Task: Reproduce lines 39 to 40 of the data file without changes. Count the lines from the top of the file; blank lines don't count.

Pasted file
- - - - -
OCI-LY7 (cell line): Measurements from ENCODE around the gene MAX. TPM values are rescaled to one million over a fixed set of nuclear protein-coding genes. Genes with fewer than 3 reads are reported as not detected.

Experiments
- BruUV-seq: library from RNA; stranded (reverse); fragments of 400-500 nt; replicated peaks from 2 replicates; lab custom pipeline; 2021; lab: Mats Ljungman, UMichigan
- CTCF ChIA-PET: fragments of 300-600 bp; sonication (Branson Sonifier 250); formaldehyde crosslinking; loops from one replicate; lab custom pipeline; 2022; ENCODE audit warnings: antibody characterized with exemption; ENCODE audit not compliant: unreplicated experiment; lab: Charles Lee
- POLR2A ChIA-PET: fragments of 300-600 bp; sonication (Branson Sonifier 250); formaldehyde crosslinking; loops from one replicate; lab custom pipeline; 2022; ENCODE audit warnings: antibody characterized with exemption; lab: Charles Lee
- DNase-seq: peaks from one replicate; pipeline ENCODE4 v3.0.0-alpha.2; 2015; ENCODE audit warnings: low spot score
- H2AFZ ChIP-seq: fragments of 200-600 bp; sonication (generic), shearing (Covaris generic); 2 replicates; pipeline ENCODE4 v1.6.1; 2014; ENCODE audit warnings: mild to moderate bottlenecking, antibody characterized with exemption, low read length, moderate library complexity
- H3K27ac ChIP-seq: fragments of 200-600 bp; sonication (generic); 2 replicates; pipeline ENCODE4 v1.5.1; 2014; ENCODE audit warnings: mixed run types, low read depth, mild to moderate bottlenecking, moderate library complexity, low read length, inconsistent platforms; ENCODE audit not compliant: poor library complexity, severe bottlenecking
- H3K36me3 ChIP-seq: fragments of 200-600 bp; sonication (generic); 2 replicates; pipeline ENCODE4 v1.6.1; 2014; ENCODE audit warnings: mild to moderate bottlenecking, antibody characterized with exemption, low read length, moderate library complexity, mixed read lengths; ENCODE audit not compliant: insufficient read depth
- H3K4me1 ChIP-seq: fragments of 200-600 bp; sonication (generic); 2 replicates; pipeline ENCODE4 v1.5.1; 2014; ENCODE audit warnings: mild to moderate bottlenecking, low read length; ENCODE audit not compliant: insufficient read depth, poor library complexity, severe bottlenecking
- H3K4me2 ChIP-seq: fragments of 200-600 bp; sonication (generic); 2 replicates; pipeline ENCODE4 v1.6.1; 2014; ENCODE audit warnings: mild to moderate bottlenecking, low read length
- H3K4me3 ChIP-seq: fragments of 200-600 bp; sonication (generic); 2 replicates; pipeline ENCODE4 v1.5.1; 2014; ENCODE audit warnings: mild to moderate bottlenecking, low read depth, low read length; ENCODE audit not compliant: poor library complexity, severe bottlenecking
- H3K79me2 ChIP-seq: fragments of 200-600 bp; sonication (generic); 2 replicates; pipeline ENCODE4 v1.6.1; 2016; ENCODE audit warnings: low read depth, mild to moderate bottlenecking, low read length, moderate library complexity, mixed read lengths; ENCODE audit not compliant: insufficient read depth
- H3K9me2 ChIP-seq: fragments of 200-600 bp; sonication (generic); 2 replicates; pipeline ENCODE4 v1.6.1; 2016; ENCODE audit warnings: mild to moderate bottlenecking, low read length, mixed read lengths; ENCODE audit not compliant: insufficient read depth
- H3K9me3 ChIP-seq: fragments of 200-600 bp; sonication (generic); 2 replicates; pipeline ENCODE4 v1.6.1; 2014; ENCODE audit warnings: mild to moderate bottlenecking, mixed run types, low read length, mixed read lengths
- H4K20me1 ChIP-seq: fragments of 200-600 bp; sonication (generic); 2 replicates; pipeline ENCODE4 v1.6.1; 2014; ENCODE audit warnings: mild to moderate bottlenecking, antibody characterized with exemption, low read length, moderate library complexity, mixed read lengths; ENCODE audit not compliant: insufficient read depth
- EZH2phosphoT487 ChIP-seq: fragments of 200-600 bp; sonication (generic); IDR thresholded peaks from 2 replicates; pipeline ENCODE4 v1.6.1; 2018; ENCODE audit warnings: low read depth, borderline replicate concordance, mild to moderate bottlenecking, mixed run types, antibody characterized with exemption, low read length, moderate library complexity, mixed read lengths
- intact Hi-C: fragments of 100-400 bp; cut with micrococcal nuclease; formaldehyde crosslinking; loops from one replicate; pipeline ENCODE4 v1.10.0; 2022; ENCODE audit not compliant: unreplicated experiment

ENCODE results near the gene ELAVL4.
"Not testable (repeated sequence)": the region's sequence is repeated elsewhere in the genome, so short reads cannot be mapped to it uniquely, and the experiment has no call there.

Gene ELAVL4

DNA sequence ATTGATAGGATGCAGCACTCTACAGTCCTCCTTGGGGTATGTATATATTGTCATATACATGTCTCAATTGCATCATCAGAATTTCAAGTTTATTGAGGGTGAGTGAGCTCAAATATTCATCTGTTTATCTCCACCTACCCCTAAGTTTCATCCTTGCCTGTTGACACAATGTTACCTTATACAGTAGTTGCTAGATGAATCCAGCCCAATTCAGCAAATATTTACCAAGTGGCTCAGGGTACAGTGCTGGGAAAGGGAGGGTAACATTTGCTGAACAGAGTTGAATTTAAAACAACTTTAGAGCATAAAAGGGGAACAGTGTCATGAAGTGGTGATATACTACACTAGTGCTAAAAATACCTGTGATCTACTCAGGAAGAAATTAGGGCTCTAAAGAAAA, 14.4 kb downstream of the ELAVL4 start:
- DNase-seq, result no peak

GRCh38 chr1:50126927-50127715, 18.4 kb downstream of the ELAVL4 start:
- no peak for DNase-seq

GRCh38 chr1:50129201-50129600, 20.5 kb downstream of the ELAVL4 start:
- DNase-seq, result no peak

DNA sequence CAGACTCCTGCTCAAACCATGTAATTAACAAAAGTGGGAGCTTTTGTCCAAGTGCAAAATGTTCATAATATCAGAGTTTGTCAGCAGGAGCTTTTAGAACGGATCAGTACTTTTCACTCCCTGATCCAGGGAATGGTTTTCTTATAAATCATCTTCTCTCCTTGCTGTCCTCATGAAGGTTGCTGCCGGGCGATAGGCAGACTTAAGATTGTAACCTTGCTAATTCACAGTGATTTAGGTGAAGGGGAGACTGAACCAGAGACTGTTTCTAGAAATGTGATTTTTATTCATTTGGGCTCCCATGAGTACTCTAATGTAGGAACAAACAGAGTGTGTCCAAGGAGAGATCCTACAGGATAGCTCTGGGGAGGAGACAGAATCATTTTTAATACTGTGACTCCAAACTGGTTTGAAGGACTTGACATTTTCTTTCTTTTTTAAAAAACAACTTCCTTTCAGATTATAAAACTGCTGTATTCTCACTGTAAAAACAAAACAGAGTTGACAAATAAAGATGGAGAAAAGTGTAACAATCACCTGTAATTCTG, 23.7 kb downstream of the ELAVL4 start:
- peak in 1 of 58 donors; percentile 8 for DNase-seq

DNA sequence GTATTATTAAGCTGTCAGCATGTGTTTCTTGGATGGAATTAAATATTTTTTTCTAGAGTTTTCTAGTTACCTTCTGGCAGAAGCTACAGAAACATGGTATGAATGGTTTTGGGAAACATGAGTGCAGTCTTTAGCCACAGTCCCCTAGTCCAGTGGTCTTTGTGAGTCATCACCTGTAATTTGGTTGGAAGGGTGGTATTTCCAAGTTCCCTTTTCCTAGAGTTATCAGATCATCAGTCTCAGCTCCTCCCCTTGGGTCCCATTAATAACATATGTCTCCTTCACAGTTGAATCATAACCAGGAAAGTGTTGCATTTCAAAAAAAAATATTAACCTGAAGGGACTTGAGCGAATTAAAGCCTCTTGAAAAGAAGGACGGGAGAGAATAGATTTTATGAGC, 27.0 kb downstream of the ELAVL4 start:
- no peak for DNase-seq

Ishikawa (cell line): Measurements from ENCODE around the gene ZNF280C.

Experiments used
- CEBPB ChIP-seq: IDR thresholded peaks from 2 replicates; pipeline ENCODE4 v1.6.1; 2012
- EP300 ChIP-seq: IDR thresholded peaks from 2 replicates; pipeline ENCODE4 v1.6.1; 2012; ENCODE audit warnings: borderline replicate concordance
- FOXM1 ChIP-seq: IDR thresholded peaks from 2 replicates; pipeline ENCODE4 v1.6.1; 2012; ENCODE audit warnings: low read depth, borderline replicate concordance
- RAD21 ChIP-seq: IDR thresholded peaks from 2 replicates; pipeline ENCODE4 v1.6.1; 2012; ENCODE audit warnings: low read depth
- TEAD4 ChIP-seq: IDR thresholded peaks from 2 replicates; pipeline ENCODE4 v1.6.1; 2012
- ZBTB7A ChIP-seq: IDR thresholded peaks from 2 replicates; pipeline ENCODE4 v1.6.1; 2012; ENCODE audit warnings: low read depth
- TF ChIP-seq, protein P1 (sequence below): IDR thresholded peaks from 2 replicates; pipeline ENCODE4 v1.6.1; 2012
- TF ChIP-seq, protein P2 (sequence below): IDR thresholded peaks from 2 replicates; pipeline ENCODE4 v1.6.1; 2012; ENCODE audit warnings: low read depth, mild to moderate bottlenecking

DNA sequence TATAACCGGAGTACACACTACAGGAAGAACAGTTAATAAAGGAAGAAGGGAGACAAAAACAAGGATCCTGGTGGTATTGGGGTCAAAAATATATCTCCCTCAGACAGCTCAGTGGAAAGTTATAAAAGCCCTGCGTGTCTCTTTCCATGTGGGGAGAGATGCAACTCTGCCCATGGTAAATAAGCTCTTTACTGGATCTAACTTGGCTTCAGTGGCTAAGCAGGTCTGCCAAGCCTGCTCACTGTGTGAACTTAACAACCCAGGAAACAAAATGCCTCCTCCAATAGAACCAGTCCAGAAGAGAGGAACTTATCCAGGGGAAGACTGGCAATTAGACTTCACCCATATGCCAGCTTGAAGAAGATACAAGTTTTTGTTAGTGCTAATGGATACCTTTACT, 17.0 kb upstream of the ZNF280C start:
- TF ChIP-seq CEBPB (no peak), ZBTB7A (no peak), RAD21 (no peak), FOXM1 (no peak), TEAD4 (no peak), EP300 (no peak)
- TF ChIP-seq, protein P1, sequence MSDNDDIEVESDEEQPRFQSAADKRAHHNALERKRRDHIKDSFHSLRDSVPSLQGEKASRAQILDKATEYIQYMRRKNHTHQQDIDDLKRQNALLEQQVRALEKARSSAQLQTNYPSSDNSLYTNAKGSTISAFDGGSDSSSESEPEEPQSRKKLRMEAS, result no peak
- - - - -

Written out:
- ZBTB7A ChIP-seq: IDR thresholded peaks from 2 replicates; pipeline ENCODE4 v1.6.1; 2012; ENCODE audit warnings: low read depth
- TF ChIP-seq, protein P1 (sequence below): IDR thresholded peaks from 2 replicates; pipeline ENCODE4 v1.6.1; 2012